Proximity thinking
 is thinking with this proximity-focused framework, which consists of some basic ideas, patterns, models and tools. Proximity thinking can be used in proximities which may be personal, interpersonal, organizational, market-oriented, local, regional, global, or unique to your situation.

Why proximity?
We don’t have a frequent way of talking about, and relating to, a group of elements related to a situation, whether those elements are people, places, things, ideas, feelings, relationships, groups, times, processes, or whatever else seemed related to the situation. This way of talking and relating needs to encompass general concepts like contexts and environments. Yet it also needs to be flexible enough to handle elements that are related to a situation but not part of the immediate context or environment. And, it needs to handle groups of elements related to situations as diverse as those involving regions, communities, neighborhoods, offices, projects and even parties and conversations. The word proximity, the meaning of which includes nearness in relationship, can help. In proximity thinking, the proximity consists of elements related or potentially related to a situation, in physical, mental and other ways.

Tip
You can often benefit from ProxThink without understanding every part of it. Why? Because ProxThink uses fairly basic words in pretty typical ways.

FYI — This is the mobile version.
This site is a mobile version and a backup copy for the proximity thinking framework on the main site at ProxThink.com. For more, please see About. Below are ways to start on mobile and computer/tablet.

Ways to start on mobile:
(Note that if you’re willing to do a little extra zooming and tapping on mobile, also see the next section for many different ways to start on computer/tablet.) The conceptual parts of the proximity thinking framework consist of the Basics, the ProxPatterns, and the Growth Model. Each builds on the last, but you can start with whichever one interests you. They are related, so starting with one will lead, sooner or later, to the others. The ProxPatterns are perhaps the most useful for everyday thinking and relating, so you might want to start with the ProxPatterns.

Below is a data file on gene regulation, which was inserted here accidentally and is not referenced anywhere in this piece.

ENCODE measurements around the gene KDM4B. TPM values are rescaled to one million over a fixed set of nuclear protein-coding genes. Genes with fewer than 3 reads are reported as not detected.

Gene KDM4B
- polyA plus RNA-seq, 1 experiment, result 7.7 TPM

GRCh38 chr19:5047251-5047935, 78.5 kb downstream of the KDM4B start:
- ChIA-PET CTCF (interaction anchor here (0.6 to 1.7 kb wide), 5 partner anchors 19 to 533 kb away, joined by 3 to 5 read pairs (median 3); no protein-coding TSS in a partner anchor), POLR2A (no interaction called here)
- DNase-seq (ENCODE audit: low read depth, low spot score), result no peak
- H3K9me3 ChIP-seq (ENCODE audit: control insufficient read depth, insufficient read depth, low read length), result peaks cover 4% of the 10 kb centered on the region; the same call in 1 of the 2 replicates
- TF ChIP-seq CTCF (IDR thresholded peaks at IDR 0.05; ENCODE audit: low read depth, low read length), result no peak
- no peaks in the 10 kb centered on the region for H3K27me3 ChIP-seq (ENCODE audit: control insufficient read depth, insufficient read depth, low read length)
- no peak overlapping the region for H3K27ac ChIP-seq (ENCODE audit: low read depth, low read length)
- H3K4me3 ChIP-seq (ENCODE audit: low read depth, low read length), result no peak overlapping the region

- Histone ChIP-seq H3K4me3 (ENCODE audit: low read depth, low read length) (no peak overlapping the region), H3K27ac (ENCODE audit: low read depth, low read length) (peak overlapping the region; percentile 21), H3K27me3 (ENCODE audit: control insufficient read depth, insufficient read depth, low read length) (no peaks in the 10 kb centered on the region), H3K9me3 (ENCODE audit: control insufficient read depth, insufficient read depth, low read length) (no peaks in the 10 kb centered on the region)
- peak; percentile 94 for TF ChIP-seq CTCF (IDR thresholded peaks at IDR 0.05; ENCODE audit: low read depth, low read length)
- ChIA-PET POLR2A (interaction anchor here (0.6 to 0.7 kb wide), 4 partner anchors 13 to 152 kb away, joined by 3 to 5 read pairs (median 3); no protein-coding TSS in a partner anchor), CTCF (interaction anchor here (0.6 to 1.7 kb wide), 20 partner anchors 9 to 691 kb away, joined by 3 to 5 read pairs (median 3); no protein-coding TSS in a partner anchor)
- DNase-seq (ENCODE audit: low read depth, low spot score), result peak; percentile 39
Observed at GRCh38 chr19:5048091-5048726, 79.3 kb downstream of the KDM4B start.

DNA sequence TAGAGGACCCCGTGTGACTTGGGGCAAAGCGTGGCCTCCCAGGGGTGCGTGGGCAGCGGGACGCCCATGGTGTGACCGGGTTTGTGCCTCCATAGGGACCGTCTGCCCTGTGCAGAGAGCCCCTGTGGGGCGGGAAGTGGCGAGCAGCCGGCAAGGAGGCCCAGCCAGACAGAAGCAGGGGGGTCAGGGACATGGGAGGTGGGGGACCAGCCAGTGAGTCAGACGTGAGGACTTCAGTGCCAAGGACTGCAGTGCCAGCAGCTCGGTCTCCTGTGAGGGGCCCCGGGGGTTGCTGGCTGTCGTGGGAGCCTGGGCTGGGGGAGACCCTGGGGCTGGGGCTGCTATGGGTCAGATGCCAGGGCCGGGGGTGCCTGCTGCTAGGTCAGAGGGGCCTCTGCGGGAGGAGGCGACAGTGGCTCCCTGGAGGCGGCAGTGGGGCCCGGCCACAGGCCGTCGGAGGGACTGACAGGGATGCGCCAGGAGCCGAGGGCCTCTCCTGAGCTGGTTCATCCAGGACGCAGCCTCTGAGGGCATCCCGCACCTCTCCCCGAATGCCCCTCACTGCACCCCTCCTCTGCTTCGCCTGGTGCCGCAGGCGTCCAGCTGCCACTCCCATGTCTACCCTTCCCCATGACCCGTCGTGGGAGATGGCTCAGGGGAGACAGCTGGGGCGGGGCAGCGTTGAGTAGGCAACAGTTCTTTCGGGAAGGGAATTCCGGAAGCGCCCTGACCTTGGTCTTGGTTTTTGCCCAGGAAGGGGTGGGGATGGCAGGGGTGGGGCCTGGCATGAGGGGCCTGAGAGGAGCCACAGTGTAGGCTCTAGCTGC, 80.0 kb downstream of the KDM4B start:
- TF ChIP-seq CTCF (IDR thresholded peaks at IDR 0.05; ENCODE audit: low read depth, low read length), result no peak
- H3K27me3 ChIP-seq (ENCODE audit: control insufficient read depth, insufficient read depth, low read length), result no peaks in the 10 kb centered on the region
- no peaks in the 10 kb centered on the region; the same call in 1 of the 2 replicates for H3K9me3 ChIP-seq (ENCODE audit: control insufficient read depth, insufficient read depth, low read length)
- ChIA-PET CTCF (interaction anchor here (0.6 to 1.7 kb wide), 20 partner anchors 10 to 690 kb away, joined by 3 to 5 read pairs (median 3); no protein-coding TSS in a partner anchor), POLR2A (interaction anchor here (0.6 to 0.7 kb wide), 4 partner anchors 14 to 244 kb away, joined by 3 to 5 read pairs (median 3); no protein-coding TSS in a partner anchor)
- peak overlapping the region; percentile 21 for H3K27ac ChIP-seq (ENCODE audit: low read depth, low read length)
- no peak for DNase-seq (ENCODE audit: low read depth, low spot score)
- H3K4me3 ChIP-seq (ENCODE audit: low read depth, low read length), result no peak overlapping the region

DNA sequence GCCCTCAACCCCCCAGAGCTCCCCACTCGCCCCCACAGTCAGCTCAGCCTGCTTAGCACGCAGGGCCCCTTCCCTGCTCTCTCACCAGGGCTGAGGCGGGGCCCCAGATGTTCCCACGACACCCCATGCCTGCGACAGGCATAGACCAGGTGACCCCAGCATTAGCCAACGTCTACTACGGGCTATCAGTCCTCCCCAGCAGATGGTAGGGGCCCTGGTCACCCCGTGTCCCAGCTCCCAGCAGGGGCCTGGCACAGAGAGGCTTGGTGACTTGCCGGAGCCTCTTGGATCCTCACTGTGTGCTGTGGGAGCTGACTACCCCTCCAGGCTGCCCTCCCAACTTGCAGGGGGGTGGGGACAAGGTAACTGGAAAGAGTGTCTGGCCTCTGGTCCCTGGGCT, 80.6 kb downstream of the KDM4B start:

• Basics — for describing and discussing situations
  • ProxPatterns — for creativity, innovation and problem-solving
  • Growth Model — for people who share a proximity

Ways to start on a computer or tablet:
If you’re on a computer or tablet (or willing to do a little extra zooming and tapping on mobile), the desktop site version has an entire section called Start, which provides different routes to learning and using ProxThink. The different ways to start are not a list to be completed in order. Instead, you can explore the different ways to start, and explore just those that interest you. Mobile tip: If you double tap on the center column of the desktop pages, it zooms to fill your mobile screen and is very readable on mobile. Again, here’s the Start area on the desktop site.